What is "Frugging"?
"Frugging" is a term used to describe the practice of fundraising under the guise of research. The use of an opinion poll to conduct fundraising has raised the distrust of the public to a point where they refuse to cooperate with researchers trying to obtain the opinions of any number of issues, including political campaign, and government: federal, state and local research. Marketing and opinion researchers promise no selling, no request for contributions and confidentiality of personal information to respondents in return for their cooperation. Legitimate marketing and opinion researchers are only trying to obtain neutral and unbiased data. Fundraising under the guise of research obviously rejects this principle.
How Is "Frugging" Different From Legitimate Polls & Surveys?
Requesting money from members of the public is not survey, opinion and marketing research. The purpose of a survey research is to gather information and opinions from members of the public to measure public opinions of products and services or social and political issues. Although survey research companies may offer an reimbursement to the respondent in appreciation of his or her cooperation, the request for monetary payment or soliciting monetary contributions is not acceptable or permitted in legitimate and professionally conducted survey research.
Legal Issues Regarding Fundraising Under the Guise of Research
The Telemarketing Sales Rule includes charitable solicitations in its definition of telemarketing. The Telemarketing Sales Rule also makes it an abusive telemarketing act or practice and a violation of the Rule for a telemarketer, in an outbound telephone call to induce a charitable contribution, to fail to disclose truthfully, promptly, and in a clear and conspicuous manner to the person receiving the call, that the purpose of the call is to solicit a charitable contribution - thereby prohibiting fundraising under the guise of research or so-called "frugging."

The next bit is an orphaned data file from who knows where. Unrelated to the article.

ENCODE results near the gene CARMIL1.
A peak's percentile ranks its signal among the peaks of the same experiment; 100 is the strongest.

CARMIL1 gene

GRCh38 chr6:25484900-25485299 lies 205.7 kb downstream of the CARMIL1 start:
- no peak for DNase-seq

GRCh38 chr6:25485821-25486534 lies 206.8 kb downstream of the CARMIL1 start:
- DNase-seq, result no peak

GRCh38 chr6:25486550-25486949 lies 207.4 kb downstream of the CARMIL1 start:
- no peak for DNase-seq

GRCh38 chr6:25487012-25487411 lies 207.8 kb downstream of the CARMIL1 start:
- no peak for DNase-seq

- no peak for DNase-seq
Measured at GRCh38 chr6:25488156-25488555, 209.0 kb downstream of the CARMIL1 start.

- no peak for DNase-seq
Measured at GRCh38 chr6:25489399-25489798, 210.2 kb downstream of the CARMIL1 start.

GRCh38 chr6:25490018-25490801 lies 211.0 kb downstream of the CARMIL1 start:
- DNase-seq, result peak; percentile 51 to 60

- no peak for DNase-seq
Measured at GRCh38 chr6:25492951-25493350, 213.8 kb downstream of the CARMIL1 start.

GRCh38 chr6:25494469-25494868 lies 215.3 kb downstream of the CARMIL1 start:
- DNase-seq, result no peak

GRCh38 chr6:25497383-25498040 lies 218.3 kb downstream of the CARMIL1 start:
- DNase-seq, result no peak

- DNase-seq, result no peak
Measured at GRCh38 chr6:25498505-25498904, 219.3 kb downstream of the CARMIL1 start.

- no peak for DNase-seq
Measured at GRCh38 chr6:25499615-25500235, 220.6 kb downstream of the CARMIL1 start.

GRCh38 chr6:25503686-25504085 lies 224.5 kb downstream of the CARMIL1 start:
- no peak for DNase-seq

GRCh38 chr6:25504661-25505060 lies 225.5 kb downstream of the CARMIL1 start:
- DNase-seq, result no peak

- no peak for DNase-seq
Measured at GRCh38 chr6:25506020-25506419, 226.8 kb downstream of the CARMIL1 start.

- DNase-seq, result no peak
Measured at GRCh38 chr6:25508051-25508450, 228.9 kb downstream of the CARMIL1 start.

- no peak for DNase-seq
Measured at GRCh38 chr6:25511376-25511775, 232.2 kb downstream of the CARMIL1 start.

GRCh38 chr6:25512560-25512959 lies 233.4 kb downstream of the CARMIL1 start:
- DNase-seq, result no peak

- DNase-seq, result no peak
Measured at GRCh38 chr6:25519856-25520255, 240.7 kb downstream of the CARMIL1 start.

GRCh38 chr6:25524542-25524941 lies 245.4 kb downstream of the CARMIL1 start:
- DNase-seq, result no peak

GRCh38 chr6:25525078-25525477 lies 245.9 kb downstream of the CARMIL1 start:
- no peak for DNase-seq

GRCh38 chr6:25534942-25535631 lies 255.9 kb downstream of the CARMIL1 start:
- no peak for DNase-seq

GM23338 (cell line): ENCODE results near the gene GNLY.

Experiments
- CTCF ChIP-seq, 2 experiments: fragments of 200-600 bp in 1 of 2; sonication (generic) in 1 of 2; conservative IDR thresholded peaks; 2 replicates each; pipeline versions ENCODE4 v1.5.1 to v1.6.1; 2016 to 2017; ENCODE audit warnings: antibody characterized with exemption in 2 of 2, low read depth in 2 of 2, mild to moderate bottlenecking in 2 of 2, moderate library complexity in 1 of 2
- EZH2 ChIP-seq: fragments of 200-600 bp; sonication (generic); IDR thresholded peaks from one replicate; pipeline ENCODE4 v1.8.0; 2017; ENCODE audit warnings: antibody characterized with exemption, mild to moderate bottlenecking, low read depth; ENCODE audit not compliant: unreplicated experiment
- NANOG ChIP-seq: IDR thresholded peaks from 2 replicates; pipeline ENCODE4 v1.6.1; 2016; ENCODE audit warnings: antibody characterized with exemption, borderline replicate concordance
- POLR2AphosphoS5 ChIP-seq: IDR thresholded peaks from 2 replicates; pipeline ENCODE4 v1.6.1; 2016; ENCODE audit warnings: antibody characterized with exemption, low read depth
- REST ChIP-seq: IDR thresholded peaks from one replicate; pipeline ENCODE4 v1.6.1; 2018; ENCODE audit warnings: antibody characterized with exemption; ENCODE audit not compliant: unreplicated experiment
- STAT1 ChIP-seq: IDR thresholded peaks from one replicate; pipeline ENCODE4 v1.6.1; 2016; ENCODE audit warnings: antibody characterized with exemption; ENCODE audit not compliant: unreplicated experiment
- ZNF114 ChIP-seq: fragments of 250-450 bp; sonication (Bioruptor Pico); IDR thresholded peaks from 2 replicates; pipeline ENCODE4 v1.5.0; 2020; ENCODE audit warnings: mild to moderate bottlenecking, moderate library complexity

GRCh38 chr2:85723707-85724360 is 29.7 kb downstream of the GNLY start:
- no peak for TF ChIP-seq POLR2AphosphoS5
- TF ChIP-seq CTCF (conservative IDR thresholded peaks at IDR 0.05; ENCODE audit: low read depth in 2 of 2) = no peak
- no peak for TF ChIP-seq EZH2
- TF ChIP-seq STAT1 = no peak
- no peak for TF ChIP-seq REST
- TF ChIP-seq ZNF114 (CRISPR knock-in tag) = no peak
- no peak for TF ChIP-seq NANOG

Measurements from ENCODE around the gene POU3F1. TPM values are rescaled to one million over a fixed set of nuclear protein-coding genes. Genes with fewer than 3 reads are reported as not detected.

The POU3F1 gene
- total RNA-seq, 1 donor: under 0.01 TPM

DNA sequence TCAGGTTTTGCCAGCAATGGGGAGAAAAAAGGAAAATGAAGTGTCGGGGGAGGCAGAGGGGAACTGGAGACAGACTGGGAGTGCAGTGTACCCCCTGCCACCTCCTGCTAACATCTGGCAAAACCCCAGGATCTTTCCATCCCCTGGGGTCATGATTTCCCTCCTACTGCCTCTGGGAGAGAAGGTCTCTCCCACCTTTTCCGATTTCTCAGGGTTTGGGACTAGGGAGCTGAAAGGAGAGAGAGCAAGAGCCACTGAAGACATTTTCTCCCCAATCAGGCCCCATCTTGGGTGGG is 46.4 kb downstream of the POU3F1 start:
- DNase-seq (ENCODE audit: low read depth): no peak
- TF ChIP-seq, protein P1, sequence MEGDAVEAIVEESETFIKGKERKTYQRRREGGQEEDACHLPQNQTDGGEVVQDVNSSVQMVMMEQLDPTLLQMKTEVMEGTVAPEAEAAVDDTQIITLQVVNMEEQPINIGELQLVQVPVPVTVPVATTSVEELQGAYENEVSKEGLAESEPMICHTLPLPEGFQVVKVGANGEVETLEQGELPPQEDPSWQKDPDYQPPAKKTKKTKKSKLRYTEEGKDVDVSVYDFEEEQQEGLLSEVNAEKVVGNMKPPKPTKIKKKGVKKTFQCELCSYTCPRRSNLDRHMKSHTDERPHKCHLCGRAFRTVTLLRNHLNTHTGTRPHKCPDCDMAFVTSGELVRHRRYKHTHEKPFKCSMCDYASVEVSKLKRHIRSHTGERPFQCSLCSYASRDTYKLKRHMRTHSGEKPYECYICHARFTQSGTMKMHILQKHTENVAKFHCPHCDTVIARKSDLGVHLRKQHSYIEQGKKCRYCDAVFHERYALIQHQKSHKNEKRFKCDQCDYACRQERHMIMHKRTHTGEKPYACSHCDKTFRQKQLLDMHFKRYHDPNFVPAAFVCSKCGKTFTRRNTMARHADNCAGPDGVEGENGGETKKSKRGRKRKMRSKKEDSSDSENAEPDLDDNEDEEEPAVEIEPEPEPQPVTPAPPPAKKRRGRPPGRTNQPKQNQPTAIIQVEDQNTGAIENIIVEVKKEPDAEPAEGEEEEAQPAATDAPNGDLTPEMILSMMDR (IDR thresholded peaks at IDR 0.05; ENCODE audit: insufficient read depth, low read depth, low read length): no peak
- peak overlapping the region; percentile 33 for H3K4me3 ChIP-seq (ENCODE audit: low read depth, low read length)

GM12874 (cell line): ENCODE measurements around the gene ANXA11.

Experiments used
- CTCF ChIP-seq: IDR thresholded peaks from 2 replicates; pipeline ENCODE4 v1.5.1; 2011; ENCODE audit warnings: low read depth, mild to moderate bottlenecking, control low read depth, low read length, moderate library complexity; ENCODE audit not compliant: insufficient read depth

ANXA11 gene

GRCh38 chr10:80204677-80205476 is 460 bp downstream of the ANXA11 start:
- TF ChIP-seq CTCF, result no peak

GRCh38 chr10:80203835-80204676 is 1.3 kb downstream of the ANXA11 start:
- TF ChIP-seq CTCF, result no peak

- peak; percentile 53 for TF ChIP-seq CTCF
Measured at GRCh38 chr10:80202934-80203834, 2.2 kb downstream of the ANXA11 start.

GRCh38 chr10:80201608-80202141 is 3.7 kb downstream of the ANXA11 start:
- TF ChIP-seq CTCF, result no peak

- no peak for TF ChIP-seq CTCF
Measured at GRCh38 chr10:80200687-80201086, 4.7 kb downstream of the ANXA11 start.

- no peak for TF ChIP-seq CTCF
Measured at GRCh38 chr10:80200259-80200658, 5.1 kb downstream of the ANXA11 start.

Section 5 of the FTC Act also prohibits unfair or deceptive practices. Being a deceptive practice, frugging would be included under that authority. However, the FTC only has authority over for-profit entities. If the organization frugging is a non-profit, that organization is outside the purview of the FTC.
The U.S. Postal Service also has regulations and enforcement authority against deceptive and fraudulent practices by mail.
Frugging is a violation of the MRA Code of Marketing Research Standards
- #7 in the MRA Code: "Ensure that respondent information collected during any study will not be used for sales, solicitations, push polling or any other non-research purpose."
- #10 in the MRA Code: "Members will never represent non-research activities as research studies. These non-research activities include, but are not limited to... The compilation of lists, registers or databanks of names and addresses for any non-research purpose, such as in canvassing or fund raising."
What to Do If You Have Been Frugged?
Contact your local Better Business Bureau. In addition, contact MRA to alert us to the deceptive activity so that we can try to assist.
This information should not be construed as or substituted for legal advice. It is provided for informational purposes only. It is advisable to consult with private counsel on the precise scope and interpretation of any laws/regulation/legislation and their impact on your particular business.